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Golf: Manchip has high hopes for his star pupil Shane

Neil Manchip, left, with Shane Lowry

Neil Manchip, left, with Shane Lowry

  • by MARTIN DEMPSTER
 

EDINBURGH man Neil Manchip is hoping Irish eyes will be smiling in this year’s Open Championship at Muirfield.

Manchip, who cut his golfing teeth at Turnhouse, is now in his eighth year as the Golfing Union of Ireland’s national coach.

He has already steered the Irish to glory in the Home ­Internationals at Muirfield as they won the four-cornered event there in 2008.

Now he’s looking forward to heading back to the East Lothian venue in July with his star pupil, world No. 54 Shane Lowry.

A member of that title-
winning team five years ago, Lowry showed his potential when winning the Irish Open as an amateur in 2009.

He followed that up with his first pro victory in last year’s Portugal Masters, and Manchip believes the 25-year-old has got the game to become a challenger in majors as well.

“Shane is a very talented guy,” said Manchip, a decent player himself, having held off Darren Clarke to win the Irish PGA Championship in 1999.

“One of my jobs is to try and keep him being himself and his progress will be steady. He’s got a great short game and his iron play has come on a lot.

“Driving has probably always been a strong point and he’s a good putter, too. So he’s definitely got the whole game, as have a lot of the guys out here. It’s all about trying to keep your head when it matters most.

“It will be exciting for me to be at Muirfield this year. The last time I was there Ireland won the Home Internationals and I was talking to Shane about that recently.

“We were recalling how much fun we had that week. We had a really good team, the guys loved the course and we beat everyone by a good score. I think it was Ireland’s best-ever week in the Home Internationals.”

After a spell as an assistant pro at Turnhouse, Manchip moved to Ireland and was the head teaching pro at Royal Dublin before he moved to the GUI.

“I’m loving it as we have new players coming through all the time and it’s great so see what young lads can do as well as keeping an eye on progress of players as they get older, either as amateurs or professionals,” he said.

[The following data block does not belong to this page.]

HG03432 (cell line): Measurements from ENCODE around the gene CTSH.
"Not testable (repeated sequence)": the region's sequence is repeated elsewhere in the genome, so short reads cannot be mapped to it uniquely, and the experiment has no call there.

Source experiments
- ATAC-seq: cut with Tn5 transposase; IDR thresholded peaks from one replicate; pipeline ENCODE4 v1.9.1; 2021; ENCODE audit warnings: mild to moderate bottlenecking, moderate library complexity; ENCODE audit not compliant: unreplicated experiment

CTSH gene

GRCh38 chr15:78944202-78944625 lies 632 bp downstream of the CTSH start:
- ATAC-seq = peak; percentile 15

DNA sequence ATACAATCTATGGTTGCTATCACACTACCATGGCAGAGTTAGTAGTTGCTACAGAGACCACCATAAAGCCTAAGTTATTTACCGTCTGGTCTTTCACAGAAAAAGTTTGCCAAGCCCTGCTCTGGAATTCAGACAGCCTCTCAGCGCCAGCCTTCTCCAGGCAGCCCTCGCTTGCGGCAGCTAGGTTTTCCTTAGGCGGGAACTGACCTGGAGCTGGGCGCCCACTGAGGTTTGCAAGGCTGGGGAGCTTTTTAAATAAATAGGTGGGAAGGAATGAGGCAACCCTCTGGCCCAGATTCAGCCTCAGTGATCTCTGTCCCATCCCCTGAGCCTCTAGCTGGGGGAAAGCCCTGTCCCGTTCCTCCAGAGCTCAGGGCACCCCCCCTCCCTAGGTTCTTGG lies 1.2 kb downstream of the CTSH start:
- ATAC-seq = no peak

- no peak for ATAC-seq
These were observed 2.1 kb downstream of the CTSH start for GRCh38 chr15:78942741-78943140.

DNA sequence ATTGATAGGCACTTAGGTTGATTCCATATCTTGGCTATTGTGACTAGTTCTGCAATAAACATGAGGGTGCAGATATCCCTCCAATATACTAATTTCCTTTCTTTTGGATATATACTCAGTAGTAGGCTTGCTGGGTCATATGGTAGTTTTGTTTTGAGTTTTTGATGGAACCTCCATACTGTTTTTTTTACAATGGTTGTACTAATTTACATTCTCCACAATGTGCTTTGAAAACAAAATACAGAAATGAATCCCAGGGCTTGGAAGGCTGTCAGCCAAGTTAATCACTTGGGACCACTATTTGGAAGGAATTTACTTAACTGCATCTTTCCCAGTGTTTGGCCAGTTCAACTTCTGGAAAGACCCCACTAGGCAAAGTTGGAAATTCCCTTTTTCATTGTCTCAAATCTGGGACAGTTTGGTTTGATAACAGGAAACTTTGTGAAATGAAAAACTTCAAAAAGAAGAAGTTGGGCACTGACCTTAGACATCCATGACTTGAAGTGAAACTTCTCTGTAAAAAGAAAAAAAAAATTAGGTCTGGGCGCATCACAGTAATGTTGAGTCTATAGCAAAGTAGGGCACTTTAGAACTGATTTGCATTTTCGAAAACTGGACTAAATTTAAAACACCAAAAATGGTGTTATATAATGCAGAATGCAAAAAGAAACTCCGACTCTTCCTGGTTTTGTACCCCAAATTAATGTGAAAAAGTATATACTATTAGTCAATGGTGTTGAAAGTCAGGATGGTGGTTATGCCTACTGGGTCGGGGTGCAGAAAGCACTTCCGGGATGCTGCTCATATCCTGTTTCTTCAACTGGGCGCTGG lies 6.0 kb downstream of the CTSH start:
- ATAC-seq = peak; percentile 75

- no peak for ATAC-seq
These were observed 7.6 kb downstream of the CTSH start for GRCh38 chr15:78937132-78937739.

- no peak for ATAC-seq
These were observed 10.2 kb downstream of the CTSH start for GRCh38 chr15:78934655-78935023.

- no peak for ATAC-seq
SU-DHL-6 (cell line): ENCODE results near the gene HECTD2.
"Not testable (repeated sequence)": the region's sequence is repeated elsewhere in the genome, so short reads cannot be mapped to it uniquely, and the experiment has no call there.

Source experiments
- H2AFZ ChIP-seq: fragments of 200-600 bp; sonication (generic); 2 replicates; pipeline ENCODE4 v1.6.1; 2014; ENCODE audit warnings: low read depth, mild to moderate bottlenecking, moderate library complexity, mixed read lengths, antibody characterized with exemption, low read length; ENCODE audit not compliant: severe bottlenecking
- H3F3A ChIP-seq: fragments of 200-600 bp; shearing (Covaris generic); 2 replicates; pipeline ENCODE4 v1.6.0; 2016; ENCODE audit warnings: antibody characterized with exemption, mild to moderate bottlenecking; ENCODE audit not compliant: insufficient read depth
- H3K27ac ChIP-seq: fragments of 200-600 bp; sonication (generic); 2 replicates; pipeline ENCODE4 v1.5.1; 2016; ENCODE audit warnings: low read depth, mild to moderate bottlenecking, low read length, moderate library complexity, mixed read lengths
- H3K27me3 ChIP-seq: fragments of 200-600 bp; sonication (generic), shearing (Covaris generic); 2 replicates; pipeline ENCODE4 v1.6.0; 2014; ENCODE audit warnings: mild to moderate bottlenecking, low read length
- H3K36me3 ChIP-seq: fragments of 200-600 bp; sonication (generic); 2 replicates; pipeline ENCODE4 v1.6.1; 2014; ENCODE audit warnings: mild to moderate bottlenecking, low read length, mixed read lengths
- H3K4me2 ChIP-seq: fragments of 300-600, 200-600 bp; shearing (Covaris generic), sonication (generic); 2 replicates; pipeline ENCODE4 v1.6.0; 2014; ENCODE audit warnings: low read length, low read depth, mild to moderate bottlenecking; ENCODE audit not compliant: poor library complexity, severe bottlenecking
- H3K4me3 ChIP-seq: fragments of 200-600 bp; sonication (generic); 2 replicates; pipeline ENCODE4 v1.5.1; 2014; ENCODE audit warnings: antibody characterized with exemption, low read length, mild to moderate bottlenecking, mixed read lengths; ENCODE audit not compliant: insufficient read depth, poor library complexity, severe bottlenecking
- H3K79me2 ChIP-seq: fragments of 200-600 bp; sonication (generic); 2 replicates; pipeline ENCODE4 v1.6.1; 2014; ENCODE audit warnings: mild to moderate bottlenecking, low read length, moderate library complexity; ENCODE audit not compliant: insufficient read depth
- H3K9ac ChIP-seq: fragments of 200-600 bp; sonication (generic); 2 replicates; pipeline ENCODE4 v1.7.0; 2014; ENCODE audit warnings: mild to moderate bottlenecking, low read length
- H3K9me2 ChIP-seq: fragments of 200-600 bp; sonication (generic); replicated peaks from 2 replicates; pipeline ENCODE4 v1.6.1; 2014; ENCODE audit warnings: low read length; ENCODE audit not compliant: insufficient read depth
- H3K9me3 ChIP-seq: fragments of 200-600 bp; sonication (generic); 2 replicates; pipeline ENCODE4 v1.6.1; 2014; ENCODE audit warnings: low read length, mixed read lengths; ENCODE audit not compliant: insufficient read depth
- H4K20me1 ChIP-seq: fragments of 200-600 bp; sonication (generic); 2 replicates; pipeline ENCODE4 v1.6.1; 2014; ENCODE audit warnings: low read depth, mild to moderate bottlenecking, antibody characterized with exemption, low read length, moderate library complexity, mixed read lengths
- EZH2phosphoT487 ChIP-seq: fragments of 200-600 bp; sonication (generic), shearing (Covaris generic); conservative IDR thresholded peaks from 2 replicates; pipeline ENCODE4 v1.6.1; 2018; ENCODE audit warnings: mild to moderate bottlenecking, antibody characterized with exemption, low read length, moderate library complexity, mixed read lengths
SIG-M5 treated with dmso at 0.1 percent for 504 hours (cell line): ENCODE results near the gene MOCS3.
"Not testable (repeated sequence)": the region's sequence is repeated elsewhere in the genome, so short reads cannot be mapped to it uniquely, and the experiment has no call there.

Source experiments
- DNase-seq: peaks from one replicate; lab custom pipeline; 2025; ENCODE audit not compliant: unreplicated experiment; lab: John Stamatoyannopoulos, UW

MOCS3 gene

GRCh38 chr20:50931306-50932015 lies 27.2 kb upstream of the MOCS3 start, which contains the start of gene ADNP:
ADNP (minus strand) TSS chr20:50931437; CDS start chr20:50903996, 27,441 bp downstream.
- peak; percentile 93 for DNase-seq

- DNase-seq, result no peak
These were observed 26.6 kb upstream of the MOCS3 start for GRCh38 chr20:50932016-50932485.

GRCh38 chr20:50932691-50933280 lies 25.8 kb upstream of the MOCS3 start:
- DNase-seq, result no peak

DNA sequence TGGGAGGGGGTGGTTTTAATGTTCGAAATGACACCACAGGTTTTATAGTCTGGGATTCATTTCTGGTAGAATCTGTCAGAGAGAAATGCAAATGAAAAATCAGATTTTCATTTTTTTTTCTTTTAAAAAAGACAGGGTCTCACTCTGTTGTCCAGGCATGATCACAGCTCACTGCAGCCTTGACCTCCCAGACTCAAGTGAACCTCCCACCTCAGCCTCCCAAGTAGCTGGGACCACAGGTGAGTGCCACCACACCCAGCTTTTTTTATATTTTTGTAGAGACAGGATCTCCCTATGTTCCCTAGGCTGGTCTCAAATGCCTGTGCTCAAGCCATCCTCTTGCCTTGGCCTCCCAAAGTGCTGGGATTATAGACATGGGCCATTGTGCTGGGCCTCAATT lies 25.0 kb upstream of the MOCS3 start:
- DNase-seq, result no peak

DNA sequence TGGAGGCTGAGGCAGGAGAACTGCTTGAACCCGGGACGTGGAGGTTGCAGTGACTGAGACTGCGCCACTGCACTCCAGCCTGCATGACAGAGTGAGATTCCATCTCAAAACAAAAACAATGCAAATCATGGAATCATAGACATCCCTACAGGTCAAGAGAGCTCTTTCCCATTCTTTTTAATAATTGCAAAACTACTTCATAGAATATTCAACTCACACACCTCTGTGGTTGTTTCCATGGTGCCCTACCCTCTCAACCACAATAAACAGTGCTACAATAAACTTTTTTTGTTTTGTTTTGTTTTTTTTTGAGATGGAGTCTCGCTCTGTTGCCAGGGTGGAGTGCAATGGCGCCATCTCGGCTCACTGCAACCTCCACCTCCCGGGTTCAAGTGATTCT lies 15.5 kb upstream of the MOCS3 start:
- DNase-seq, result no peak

“It is very difficult for players to make the journey from amateur level all the way to the top of the ladder as it is as much about managing your life as it is about playing golf while there’s also the travel aspect as well.”

As Lowry’s coach, Manchip travels to the occasional European Tour event to watch him in the competitive arena and was out in Durban last week for the Volvo Golf Champions with him.

“I started with the GUI in 2005 and Shane got into the under-18 squad for the first them then – so we set out at the same time,” he added. “It’s good for me to come out to European Tour events with him as I can relate things to our amateurs.

“Shane is also good at coming along and either spending some time, hitting balls of playing a few holes with the young lads.

“Some guys get better and better, but, at the same time, others fall out of the picture. It is equally satisfying for me to see players doing well at both levels.”

Manchip keeps an eye on Scottish golf and was impressed watching Richie Ramsay when he partnered Lowry in one of the rounds in the South African event.

But, by the sounds of things, it’s the Irish who look as though they’re going to ­continue to reap the rewards of his ­expertise as a coach.

“My mum and dad are both still in Corstorphine while my sister is across in Dunfermline. I still go back there whenever I can to visit them,” he said.

“But I’m married to an Irish girl and, to be honest, I’d be quite happy to stay there for the rest of my life. I’m very happy there.”

 

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